Saturday, April 11, 2009

"Happy Talk" Won't Solve Crisis, Galbraith Says: Much More Govt. Action Needed

Original Link:

by Aaron Task

From Obama to Geithner to Bernanke, policymakers are like doctors dealing with a "mildly ill" patient vs. treating one who is "gravely" ill, says James Galbraith, University of Texas professor and author of The Predator State.

The economist fears the economy is in terminal condition requiring much more intervention than already prescribed. He believes government "doctors" are engaged in a lot of "happy talk" about recovery based on a "fundamentally flawed model," hinged on the idea the economy is self-healing and only needs a booster shot before it "naturally" returns to trend growth and unemployment in the 5% range.

Galbraith believes that is highly unlikely as Americans grapple with a crushing level of household debt. To help replace consumer spending, massive additional government action is necessary, he says, as discussed in the accompanying video and in this recent Washington Monthly article.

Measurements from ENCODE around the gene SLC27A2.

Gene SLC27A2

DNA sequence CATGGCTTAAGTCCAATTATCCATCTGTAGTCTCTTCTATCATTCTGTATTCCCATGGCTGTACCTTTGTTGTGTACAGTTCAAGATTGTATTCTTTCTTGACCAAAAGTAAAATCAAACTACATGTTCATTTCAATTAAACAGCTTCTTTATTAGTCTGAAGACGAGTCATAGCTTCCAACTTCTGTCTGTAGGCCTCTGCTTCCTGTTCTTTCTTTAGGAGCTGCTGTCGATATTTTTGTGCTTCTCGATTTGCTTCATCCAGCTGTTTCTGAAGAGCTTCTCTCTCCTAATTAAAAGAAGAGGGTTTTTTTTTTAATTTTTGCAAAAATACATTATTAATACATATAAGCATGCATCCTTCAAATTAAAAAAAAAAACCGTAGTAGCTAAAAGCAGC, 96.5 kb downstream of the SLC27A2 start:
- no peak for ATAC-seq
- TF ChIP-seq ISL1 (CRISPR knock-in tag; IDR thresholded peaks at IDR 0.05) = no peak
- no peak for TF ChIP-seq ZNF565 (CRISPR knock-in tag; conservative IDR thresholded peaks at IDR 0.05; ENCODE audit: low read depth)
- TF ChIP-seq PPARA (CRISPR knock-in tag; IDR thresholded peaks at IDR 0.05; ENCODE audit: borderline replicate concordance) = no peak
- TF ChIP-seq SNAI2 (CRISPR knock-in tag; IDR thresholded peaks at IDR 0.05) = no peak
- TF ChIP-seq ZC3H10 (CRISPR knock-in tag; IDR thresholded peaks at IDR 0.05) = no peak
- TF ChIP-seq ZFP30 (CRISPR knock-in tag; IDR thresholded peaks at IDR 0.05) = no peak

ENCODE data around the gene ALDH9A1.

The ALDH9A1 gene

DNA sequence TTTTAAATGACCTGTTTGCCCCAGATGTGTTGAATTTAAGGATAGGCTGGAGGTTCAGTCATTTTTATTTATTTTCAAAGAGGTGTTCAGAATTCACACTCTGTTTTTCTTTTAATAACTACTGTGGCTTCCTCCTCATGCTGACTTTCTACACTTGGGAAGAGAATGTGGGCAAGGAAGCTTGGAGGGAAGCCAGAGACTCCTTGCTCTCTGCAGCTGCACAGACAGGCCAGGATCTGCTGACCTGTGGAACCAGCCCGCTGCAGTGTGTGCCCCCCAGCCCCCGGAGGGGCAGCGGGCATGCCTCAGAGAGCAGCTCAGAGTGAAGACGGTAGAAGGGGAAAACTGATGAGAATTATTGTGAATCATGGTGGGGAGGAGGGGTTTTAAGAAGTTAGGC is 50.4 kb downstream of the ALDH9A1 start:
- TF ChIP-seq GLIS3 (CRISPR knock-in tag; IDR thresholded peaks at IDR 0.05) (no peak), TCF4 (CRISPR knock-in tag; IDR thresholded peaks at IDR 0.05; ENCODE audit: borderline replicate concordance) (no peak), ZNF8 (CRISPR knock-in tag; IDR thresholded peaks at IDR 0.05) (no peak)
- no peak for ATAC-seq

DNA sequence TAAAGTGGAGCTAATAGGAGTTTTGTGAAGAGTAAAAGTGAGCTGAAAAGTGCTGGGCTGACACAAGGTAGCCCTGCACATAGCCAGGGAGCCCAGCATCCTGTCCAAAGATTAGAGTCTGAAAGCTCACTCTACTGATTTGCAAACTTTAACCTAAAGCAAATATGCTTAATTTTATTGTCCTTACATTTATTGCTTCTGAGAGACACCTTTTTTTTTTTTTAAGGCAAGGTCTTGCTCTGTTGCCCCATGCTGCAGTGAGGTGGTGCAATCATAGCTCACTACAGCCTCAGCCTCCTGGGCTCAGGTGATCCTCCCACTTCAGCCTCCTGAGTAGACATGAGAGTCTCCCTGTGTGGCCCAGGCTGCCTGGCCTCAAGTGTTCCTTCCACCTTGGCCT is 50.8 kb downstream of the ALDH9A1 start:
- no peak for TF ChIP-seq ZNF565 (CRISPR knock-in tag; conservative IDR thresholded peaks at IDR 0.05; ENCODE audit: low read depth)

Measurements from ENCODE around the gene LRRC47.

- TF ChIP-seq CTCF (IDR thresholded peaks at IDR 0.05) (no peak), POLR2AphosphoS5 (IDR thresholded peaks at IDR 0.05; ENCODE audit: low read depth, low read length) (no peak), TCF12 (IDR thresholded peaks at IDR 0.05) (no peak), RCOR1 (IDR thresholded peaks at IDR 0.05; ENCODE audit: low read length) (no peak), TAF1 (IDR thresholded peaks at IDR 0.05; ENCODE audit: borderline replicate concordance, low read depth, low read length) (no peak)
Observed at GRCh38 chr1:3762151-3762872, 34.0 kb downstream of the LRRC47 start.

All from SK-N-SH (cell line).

Galbraith's recommendations, which he says will cost $1-$1.2 trillion above plans already enacted, include:

Higher Social Security benefits: This will aid seniors hurt by the downturn in home prices, financial assets and the dollar's purchasing power.

More government hiring: Infrastructure spending can help, but major building projects can take years to gear up, and they can, for the most part, provide jobs only for those who have the requisite skills," he writes. "So the federal government should sponsor projects that employ people to do what they do best, including art, letters, drama, dance, music, scientific research, teaching, conservation, and the nonprofit sector, including community organizing - why not?"

A payroll tax holiday: "This is a particularly potent suggestion, because it is large and immediate," and puts income in the pockets of working families, he says.

Fix Housing: Put a moratorium on foreclosures and have the government buy homes from those homeowners who have no hope of making their mortgage payments, as detailed in a forthcoming segment.

Galbraith's view is that any or all of these programs "can be scaled back" as growth resumes, but that the government cannot afford to hold back any ammunition in its fight against the deflationary forces of the credit crisis.

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